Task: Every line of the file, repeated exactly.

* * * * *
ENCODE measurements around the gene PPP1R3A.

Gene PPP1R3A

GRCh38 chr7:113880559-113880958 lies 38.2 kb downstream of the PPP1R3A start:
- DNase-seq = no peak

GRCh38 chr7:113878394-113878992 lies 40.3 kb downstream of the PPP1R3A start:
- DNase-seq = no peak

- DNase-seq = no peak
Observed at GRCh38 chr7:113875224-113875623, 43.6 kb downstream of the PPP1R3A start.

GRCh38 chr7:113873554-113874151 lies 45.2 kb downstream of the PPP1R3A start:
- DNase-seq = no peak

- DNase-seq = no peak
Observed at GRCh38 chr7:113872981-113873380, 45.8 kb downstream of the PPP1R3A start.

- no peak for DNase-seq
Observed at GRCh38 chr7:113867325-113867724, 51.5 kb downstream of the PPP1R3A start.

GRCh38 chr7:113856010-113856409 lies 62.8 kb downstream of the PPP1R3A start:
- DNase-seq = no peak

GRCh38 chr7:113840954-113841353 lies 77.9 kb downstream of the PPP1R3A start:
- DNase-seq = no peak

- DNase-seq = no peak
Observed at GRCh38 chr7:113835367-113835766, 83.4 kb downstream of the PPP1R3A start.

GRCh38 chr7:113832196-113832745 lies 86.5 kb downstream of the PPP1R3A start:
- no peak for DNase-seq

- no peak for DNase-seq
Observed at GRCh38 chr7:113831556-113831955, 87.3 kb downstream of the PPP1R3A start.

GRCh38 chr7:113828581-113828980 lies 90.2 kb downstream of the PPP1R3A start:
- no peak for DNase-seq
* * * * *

ENCODE measurements around the gene PPP1R3A.

Gene PPP1R3A

GRCh38 chr7:113880559-113880958 lies 38.2 kb downstream of the PPP1R3A start:
- DNase-seq = no peak

GRCh38 chr7:113878394-113878992 lies 40.3 kb downstream of the PPP1R3A start:
- DNase-seq = no peak

- DNase-seq = no peak
Observed at GRCh38 chr7:113875224-113875623, 43.6 kb downstream of the PPP1R3A start.

GRCh38 chr7:113873554-113874151 lies 45.2 kb downstream of the PPP1R3A start:
- DNase-seq = no peak

- DNase-seq = no peak
Observed at GRCh38 chr7:113872981-113873380, 45.8 kb downstream of the PPP1R3A start.

- no peak for DNase-seq
Observed at GRCh38 chr7:113867325-113867724, 51.5 kb downstream of the PPP1R3A start.

GRCh38 chr7:113856010-113856409 lies 62.8 kb downstream of the PPP1R3A start:
- DNase-seq = no peak

GRCh38 chr7:113840954-113841353 lies 77.9 kb downstream of the PPP1R3A start:
- DNase-seq = no peak

- DNase-seq = no peak
Observed at GRCh38 chr7:113835367-113835766, 83.4 kb downstream of the PPP1R3A start.

GRCh38 chr7:113832196-113832745 lies 86.5 kb downstream of the PPP1R3A start:
- no peak for DNase-seq

- no peak for DNase-seq
Observed at GRCh38 chr7:113831556-113831955, 87.3 kb downstream of the PPP1R3A start.

GRCh38 chr7:113828581-113828980 lies 90.2 kb downstream of the PPP1R3A start:
- no peak for DNase-seq